We hardly ever call a blouse a blouse in these days of tops and tees and such. Yet in Mrs. Helsel’s 1967 eighth grade homemaking class (to which only girls were admitted – boys were relegated to ‘shop), we were required to sew an A-line skirt and a blouse. With darts, a tuck sewed perpendicular to the rib-side of the garment. I remember perusing Sears and selecting a dark-not-navy poplin for the skirt and a simple lightweight bedsheet-white cotton for the blouse, then eagerly combing through P.B. Carroll’s for just the right colored spools of thread while being mindful not to omit straight pins, crimson pin cushion in the shape of a tomato and a Dritz tracing wheel with indigo carbon paper. I still possess these items in my closet, though they haven’t seen use in decades.
For my care and precision, I received a duly protested B-minus at the end of the term. My garments were thoughtfully crafted if not perfect, but the teacher was adamantly unmoved. Mrs. Helsel, a short woman with copper red hair set with foam rollers in a retro bubble style popular in the 1950’s, didn’t seem to keen to my dark eyes, snarky sense of humor and shapely curves. As homemaking was my only non-academic subject, she might well have been the only teacher who ever disliked me as a student. Her small rebellion was to give me the only B I was to receive in a sea of straight A‘s.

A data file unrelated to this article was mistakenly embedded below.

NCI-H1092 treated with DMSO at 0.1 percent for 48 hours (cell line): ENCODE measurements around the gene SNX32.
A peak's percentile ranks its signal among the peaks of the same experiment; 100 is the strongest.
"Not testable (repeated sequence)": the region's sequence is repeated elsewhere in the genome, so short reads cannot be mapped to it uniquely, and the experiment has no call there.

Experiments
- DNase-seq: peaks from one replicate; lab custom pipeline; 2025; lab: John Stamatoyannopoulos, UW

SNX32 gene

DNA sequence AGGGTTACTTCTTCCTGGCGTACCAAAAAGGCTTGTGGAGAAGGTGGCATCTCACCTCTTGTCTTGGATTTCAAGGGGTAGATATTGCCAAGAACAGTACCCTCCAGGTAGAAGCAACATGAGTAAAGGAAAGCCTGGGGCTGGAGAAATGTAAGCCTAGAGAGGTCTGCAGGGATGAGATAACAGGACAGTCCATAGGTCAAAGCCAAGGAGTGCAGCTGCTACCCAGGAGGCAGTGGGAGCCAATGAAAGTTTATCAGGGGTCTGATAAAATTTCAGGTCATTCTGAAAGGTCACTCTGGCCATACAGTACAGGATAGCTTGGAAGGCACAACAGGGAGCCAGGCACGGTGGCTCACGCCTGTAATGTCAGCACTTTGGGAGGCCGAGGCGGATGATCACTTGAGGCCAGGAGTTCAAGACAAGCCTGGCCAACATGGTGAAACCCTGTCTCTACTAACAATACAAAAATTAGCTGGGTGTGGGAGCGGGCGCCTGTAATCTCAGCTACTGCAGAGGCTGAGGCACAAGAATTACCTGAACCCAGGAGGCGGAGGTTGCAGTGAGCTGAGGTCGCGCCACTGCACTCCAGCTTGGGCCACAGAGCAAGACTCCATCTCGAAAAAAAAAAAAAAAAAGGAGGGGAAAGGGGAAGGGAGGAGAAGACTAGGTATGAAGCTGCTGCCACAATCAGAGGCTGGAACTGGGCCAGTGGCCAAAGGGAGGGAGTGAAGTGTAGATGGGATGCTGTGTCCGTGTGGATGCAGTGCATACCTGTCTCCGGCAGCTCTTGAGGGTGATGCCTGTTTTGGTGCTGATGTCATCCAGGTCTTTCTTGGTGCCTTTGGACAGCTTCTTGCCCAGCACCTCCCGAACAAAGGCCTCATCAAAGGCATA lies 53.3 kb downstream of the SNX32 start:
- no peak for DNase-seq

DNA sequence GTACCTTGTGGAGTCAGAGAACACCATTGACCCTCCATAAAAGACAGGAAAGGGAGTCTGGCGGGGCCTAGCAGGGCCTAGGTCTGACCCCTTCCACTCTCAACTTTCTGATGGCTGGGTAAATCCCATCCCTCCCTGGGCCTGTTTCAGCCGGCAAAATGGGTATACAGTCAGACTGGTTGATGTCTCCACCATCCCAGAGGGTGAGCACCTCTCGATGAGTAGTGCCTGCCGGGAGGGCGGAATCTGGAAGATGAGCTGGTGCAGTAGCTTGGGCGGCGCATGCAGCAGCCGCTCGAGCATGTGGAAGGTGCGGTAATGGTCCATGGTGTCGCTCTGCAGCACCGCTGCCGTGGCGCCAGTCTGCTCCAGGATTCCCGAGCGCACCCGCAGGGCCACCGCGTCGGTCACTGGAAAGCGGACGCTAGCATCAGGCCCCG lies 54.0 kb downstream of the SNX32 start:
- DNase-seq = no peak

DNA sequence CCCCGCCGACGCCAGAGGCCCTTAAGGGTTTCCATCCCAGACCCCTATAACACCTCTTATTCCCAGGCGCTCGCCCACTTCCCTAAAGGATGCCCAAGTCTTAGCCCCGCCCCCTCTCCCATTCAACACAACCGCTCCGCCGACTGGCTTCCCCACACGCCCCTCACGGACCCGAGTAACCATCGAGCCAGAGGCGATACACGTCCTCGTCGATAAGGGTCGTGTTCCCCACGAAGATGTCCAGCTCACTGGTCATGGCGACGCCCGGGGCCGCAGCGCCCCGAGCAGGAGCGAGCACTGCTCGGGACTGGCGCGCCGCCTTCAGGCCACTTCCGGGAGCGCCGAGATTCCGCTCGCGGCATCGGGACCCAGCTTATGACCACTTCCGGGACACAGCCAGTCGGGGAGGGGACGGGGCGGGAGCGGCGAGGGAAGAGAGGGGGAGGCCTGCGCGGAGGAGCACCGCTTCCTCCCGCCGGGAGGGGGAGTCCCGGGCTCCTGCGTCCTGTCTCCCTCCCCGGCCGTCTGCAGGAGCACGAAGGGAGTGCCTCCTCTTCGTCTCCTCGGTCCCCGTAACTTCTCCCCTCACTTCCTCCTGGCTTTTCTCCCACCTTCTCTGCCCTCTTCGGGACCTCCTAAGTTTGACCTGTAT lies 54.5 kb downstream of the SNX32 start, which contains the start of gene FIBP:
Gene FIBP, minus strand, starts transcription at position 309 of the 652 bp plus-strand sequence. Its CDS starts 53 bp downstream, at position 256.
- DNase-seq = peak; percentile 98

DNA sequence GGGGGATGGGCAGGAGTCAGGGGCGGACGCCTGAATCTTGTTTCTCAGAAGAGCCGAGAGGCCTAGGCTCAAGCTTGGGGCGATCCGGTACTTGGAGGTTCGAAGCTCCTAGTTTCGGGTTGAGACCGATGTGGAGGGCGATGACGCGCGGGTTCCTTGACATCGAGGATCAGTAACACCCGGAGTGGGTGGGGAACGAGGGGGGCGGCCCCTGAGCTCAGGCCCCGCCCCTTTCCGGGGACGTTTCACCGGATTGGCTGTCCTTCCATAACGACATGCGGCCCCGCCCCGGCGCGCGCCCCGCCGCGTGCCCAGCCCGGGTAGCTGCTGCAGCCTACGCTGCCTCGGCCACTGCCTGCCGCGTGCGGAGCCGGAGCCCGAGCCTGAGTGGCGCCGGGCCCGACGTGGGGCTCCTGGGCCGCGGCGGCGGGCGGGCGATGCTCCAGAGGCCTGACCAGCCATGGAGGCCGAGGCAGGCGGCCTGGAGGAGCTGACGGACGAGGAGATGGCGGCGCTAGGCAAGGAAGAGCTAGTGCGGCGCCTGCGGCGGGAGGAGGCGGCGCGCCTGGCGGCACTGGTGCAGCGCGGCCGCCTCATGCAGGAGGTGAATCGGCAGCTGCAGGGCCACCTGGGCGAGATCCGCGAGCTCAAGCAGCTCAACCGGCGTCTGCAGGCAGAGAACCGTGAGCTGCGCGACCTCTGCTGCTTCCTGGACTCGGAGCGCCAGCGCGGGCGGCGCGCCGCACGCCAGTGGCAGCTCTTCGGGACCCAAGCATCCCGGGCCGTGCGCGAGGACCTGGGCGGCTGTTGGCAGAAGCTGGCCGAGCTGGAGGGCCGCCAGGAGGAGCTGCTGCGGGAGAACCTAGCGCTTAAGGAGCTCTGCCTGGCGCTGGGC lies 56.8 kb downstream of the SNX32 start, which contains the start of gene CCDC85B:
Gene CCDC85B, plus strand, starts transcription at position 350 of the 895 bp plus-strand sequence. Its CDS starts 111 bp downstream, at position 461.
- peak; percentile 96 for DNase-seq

In those times and perhaps it remains so to this day, I could sense a teacher’s yearning for the occasional student who reflected their worth back to them as Educator, and I was known to provide good grist for that particular mill. Raised Mormon in a heavy-handed household, I knew how to play by the rules. But hormones had begun flowing in earnest, and I had my own trail to blaze which included, still includes, an eclectic choice of colorful companions. And though I savored these unique comrades like small victories each time I donned that simple A-line skirt, it wore me like a shortcoming and I eventually abandoned it to Goodwill.
As a post-script, forty-five years later with bouts of sewing in between (a Sesame Street Ernie doll for my eldest that was as tall as she, numerous custom Halloween costumes, a neverending stream of sewing and mending), I ventured across Hawaii island to a tiny import store. It was there I selected yardage from a few bolts of lovely welterweight Japanese cotton fabric, and within a few days began laboring over my sewing machine, turning out two Aloha shirts, one pair of wrap-around pants and a vest for Christmas presents. All gifts were received with great admiration, and my husband still garners the occasional compliment from admiring strangers. I would wager a bet I’m the only one in that eighth-grade class still sewing, much less enjoying it.
And no, I never went back to church.